Steamships

Steamships

A steamship (often referred to as a steamer) is an ocean faring seaworthy vessel that is propelled by one or more steam engines that typically drive (turn) propellers or paddlewheels. The first steamships came into practical usage during the early 1800s, however there were isolated cases to the exception that came before. Steamships usually use the prefix designation SS, S.S. or S/S.

Development of the steamship

The steam engine and steamship were not invented by one man at one time but were the cumulative efforts of some dozen men over a period of time. The first prototypes emerged in the very early 1800s.[1] e.g. In 1786 John Fitch built the first steamboat which later operated in regular commercial service along the Delaware river between Philadelphia, Pennsylvania and Burlington, New Jersey, carrying as many as 30 passengers.

The development of the steamship underwent constant improvement throughout its history, and every decade has seen the ships of its predecessor become obsolete.

Types of steamships

In terms of propulsion there were two basic types of steamships (often referred to as Steamers) in use in the 1800s and early 1900s: Those that used a paddle-wheel, either situated along the sides of the vessel or those that used a stern mounted paddle-wheel, and those that used the screw-propeller. Eventually the screw-propeller replaced the paddle-wheel on steamships overall.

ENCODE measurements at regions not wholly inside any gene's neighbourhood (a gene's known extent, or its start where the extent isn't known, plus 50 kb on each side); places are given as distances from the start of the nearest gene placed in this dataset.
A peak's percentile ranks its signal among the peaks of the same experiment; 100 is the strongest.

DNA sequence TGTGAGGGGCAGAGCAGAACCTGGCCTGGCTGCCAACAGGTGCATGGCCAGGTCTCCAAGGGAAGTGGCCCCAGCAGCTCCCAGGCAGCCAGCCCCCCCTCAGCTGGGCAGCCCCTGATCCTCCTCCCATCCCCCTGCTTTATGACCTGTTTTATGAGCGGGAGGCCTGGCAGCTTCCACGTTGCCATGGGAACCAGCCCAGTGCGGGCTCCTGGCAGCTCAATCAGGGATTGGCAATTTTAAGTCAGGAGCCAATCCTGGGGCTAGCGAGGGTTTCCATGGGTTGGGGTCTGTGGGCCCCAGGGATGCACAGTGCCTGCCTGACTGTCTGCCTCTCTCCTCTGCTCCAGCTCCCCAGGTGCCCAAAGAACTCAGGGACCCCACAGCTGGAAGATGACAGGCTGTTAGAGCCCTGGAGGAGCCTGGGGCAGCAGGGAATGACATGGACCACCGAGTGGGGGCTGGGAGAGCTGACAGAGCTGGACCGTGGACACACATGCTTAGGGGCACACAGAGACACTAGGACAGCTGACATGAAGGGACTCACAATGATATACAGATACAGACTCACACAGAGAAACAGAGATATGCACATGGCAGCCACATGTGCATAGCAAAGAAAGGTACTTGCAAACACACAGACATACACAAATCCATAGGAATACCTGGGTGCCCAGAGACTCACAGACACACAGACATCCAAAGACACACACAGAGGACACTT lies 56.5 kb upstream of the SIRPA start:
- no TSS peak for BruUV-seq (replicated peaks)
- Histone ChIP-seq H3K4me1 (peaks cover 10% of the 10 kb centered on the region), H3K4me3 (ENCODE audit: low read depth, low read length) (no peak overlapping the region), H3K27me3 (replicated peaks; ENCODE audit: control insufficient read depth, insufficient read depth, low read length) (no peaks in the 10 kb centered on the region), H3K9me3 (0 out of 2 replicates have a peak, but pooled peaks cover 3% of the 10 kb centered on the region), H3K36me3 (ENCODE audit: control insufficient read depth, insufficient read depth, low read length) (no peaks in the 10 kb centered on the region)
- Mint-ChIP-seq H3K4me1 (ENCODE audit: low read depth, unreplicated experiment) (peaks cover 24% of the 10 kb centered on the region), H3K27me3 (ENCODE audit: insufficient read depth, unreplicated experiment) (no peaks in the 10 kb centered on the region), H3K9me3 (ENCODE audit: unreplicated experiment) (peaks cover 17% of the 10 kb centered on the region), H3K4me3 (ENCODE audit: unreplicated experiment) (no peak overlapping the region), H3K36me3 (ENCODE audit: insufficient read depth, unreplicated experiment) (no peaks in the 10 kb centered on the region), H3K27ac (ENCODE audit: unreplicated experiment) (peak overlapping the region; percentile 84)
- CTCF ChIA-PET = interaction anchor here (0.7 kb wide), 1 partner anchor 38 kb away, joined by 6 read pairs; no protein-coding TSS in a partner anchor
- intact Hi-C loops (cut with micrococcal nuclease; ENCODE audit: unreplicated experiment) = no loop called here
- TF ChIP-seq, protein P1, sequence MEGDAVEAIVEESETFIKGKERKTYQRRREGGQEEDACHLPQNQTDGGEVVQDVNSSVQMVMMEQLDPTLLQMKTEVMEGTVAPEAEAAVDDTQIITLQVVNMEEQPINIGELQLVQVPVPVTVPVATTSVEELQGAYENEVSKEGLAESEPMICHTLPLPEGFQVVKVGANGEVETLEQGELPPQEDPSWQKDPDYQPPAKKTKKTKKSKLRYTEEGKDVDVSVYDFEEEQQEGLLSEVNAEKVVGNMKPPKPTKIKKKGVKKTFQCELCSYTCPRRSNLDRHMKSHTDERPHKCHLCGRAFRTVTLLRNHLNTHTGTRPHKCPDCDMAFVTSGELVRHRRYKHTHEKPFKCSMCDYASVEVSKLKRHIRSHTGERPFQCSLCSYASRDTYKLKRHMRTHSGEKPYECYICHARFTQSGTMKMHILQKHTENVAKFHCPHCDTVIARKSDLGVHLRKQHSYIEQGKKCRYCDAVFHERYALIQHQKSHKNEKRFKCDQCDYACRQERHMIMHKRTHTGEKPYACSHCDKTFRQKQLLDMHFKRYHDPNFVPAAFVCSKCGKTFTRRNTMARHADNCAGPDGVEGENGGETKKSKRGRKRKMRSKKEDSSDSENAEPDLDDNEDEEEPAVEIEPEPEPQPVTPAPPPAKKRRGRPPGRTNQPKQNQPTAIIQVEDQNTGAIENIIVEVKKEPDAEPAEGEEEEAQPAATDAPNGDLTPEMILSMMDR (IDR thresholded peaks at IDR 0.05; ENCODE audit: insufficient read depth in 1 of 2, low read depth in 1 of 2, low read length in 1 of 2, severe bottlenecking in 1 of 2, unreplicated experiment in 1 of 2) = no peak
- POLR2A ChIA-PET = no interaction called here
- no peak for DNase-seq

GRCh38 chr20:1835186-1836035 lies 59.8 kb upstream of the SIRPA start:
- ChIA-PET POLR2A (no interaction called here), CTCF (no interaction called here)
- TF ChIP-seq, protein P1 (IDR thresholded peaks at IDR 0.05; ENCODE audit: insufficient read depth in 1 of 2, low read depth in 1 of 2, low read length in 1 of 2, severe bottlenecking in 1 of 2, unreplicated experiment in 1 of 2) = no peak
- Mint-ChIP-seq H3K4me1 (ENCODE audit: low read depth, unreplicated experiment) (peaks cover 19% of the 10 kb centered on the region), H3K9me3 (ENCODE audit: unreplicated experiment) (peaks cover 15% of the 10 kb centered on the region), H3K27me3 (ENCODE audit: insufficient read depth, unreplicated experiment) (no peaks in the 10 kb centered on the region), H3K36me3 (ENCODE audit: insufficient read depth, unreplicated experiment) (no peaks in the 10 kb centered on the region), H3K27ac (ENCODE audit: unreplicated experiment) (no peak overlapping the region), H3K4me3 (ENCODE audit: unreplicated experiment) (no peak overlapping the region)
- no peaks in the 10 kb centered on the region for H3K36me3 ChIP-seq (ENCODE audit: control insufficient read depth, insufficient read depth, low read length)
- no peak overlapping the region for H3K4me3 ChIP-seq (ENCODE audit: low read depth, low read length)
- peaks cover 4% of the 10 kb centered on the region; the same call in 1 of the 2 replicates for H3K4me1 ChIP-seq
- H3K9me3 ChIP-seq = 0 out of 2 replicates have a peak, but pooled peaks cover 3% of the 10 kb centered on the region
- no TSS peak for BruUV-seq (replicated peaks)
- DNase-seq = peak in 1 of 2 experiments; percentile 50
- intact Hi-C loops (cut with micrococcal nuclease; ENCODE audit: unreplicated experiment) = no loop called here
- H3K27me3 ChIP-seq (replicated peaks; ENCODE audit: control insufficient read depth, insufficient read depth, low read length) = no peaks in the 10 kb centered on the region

Paddle-wheel steamers

Paddle-wheel steamers appeared on the scene well before steamers using the screw-propeller. It was an effective means of propulsion under ideal conditions but otherwise had serious drawbacks. The paddlewheel performed best when it operated at a certain depth, however when the depth of the ship changed from added weight it further submerged the paddle wheel causing a substantial decrease in performance. e.g.Cargo ships were often greatly affected by this condition. Another factor that led to the demise of the paddle-wheel was that it was a massive and heavy structure which cost considerably more to produce, install and maintain than the screw-propeller.[2]

Screw-propeller steamers